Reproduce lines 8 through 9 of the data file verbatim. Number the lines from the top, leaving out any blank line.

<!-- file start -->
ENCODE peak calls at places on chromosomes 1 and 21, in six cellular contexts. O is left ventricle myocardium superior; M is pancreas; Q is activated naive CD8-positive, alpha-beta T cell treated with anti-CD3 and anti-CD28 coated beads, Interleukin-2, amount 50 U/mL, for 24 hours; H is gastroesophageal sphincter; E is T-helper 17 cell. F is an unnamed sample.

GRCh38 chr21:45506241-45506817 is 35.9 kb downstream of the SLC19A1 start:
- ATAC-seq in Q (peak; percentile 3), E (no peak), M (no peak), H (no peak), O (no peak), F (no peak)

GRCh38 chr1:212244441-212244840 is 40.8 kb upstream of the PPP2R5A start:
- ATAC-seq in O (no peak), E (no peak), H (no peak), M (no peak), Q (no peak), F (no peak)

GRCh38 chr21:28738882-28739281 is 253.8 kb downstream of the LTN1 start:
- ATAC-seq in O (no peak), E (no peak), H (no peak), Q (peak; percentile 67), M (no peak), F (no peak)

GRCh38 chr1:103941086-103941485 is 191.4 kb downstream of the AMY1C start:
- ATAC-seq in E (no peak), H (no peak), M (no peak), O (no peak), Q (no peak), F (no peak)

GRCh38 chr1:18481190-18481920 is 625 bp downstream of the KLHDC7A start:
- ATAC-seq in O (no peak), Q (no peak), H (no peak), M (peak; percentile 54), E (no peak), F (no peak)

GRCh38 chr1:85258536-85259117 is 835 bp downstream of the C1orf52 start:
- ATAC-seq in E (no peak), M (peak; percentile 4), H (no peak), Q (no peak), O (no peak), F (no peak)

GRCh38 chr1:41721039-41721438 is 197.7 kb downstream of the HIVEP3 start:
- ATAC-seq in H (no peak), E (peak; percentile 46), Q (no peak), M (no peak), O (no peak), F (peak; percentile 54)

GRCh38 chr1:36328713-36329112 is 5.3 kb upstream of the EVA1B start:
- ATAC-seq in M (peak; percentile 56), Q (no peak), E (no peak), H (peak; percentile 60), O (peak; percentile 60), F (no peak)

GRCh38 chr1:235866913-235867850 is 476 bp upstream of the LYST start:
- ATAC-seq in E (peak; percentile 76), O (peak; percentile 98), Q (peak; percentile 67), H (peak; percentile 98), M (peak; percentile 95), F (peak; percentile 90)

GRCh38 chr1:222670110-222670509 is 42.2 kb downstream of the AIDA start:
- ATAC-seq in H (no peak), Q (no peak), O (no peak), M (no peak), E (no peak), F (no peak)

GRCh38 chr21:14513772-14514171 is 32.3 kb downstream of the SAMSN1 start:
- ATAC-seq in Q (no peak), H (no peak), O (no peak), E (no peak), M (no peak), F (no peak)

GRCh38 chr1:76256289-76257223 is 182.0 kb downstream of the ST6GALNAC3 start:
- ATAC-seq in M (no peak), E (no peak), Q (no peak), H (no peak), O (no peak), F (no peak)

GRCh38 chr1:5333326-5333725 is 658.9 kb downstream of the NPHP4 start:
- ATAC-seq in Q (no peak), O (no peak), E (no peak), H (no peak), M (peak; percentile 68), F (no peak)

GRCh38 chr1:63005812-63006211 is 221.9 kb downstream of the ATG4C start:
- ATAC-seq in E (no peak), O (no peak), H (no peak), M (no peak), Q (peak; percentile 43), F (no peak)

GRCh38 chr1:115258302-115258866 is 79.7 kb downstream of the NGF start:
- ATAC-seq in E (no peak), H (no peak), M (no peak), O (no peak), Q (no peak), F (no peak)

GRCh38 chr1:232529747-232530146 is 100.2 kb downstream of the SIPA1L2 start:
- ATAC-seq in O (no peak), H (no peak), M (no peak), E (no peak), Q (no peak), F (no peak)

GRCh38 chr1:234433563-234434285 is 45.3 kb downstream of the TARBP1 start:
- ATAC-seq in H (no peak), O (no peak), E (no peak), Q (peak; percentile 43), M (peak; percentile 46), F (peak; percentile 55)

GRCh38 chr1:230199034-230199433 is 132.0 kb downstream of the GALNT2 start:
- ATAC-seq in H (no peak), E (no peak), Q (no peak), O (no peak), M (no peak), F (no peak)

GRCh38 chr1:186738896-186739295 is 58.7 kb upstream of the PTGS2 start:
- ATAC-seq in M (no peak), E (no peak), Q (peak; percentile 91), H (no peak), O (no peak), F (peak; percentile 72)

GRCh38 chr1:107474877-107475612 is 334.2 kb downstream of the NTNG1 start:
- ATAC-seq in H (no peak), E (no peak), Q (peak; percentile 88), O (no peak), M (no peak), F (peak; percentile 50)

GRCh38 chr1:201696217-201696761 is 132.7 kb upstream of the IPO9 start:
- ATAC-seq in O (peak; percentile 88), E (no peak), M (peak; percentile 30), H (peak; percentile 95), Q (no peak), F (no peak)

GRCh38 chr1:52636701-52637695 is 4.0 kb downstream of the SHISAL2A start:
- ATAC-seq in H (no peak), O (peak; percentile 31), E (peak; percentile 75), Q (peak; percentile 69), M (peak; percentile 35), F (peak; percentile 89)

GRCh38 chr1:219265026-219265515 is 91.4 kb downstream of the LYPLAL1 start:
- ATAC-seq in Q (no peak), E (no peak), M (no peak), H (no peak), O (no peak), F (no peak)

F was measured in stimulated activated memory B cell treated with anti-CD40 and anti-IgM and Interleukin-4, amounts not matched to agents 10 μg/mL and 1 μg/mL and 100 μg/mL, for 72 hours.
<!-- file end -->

GRCh38 chr1:103941086-103941485 is 191.4 kb downstream of the AMY1C start:
- ATAC-seq in E (no peak), H (no peak), M (no peak), O (no peak), Q (no peak), F (no peak)